Budget for body probing Duterte drugs war slashed to just $25

Elias Hubbard
September 13, 2017

Abella mentioned that the President has "categorically and repeatedly" denied the existence of a shoot-to-kill order, furthering that drug killings are all subject to investigations.

The cut to the budget of the Commission on Human Rights was supported by a margin of 119 to 32 in Congress.

"Many human rights defenders who are the honor of their country face a growing number of death threats, and I call on the government to ensure they are accorded full protection and the right to freedom of expression and peaceful assembly without reprisals", he said.

Thirty-two minority lawmakers opposed the measure, said Congressman Edcel Lagman, adding that the president's supporters were "virtually imposing the death penalty on a constitutionally created and mandated independent office".

The budget cut now needs to be passed by the Senate, which is dominated by Duterte loyalists, before being sent to the president for a signature. The commission has heavily criticised Duterte's war on drugs, which has seen thousands killed without trial under his anti-drug crackdown.

The Commission of Human rights is one of the independent bodies listed in the Constitution to oversee the work of the executive.

The commission requested a budget of $34 million for 2018 but the government requested a drop, which was less than half of what the commission had asked for.

On the second reading of the legislation, Congress approved that the figure be slashed to just 1,000 pesos, a huge cut from the 2017 budget of 749 million (US$14,713,685).

"The objective of the President's campaign against illegal drugs is to preserve the lives of the Filipino people, to prevent the destruction of Filipino families, and to protect the Philippines from becoming a narco-state", he added.

The agency has long complained it lacks manpower and resources to fully investigate the killings.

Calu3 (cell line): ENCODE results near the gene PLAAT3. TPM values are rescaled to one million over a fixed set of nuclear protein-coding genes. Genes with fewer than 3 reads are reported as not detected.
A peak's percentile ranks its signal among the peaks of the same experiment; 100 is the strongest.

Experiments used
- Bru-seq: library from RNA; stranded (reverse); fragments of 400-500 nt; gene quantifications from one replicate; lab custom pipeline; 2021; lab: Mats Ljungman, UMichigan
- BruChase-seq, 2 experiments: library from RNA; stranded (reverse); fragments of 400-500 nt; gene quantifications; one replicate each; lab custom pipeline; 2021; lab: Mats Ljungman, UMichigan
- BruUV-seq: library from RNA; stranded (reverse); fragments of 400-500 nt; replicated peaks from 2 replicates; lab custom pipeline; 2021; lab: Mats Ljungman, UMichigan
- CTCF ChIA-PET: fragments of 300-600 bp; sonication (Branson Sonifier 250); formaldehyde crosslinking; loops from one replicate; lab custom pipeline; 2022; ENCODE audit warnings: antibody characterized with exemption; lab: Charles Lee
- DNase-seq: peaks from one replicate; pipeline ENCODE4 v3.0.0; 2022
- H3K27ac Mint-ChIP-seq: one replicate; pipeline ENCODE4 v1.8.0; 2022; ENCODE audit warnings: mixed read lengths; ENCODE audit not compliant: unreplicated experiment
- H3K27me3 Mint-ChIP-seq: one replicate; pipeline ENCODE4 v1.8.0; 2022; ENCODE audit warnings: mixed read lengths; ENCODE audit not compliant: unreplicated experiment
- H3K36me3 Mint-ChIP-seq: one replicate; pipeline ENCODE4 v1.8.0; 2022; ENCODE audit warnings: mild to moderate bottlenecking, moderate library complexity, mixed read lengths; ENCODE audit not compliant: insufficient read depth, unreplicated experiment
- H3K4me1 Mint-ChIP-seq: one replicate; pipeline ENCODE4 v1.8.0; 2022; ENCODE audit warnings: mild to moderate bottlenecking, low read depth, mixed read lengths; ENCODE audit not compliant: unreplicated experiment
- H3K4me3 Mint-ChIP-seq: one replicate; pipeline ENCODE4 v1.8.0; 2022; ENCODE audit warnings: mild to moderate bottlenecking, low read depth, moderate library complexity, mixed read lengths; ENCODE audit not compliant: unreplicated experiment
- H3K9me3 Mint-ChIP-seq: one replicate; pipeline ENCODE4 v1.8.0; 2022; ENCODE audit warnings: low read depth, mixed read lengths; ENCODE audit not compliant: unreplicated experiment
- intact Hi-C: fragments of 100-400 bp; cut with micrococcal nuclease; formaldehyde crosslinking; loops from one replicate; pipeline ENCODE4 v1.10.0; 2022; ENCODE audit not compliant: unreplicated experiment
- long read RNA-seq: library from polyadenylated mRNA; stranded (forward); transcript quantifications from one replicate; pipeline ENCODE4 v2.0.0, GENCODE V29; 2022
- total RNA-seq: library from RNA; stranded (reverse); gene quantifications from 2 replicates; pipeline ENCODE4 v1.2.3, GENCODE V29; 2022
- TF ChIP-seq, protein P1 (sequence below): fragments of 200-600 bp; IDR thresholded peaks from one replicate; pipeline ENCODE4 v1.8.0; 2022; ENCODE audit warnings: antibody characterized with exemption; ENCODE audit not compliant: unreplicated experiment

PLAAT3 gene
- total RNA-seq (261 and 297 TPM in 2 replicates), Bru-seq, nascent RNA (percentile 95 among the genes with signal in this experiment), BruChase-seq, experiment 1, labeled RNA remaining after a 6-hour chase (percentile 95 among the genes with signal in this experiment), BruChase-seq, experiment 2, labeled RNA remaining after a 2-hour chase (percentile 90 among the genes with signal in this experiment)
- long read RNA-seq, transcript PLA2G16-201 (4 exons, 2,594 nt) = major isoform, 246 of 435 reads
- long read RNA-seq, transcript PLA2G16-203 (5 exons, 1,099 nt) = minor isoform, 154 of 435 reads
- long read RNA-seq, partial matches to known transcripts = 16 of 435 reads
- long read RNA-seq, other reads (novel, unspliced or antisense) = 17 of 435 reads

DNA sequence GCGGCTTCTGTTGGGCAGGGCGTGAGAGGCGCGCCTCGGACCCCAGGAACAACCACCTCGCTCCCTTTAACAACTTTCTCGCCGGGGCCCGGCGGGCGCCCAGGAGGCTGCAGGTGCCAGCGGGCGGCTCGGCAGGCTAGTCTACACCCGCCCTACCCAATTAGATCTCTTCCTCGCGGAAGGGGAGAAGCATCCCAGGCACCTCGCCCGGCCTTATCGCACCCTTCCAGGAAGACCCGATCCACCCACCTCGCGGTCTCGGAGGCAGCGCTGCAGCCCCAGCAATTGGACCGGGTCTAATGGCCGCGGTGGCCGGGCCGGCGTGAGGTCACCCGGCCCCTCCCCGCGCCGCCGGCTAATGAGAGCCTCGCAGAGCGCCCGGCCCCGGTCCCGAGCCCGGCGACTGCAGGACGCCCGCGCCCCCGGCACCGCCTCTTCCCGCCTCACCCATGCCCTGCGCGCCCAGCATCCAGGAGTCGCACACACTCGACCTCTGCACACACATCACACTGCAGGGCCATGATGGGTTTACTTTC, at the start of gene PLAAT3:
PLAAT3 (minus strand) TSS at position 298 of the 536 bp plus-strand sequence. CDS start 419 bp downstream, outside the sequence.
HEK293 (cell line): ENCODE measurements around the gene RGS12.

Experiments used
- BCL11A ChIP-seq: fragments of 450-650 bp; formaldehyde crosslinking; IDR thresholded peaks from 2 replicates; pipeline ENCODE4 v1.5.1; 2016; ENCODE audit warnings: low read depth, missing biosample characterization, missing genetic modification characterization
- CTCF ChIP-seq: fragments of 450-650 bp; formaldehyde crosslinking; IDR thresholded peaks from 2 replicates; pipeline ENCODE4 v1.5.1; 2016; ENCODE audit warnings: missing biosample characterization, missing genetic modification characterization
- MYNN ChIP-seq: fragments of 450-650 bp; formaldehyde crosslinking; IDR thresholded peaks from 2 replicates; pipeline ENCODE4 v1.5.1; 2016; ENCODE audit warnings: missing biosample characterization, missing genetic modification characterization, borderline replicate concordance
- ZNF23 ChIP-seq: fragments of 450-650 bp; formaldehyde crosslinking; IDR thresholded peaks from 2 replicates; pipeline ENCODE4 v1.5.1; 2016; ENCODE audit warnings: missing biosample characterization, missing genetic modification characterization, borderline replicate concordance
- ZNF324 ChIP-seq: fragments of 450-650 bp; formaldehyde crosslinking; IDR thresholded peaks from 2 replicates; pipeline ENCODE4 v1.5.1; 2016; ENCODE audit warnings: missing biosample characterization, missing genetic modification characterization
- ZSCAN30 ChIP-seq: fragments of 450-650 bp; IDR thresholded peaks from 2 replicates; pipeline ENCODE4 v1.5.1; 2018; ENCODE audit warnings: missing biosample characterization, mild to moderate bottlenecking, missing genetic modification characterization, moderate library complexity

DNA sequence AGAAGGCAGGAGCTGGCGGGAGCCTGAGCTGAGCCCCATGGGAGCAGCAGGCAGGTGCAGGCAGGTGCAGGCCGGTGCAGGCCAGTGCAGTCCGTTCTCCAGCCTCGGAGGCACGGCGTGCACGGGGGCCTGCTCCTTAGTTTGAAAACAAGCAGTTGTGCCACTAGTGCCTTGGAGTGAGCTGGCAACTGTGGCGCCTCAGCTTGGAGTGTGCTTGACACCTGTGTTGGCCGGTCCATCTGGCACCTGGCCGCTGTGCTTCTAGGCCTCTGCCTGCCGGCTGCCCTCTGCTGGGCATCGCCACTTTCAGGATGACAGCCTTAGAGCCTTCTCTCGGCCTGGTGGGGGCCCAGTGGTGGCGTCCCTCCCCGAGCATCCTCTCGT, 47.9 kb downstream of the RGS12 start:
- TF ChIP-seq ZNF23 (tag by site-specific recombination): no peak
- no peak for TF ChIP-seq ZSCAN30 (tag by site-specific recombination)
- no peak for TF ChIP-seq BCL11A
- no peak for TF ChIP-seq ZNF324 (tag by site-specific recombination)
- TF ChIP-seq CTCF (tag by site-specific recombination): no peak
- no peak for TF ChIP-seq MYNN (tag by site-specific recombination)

Critics maintain police are executing suspects and innocent people, and say the government has what is effectively a kill policy. "Asking me to resign would lead to essentially making the institution forever at the mercy of politics". It investigation in particular on some of the 3.800 deaths of drug addicts or drug traffickers suspected were shot by police and the security forces in operations that are "legitimate" according to them.

Human rights advocates hope senators will restore the agency's current budget.

On the issue on bombing indigenous schools, Abella said it would be better to focus on the Duterte administration's efforts for their education, claiming their program will receive P130.43 million to support nearly three million indigenous students.

Lawmakers may have misunderstood the agency's role, said one representative, Raul del March.

Nicknamed "the Punisher" for his lethal approach to policing, Duterte has previously threatened to abolish CHR, a body he despises for its criticism of his killing campaign, although he later said his threat was a "joke".

Other reports by Click Lancashire

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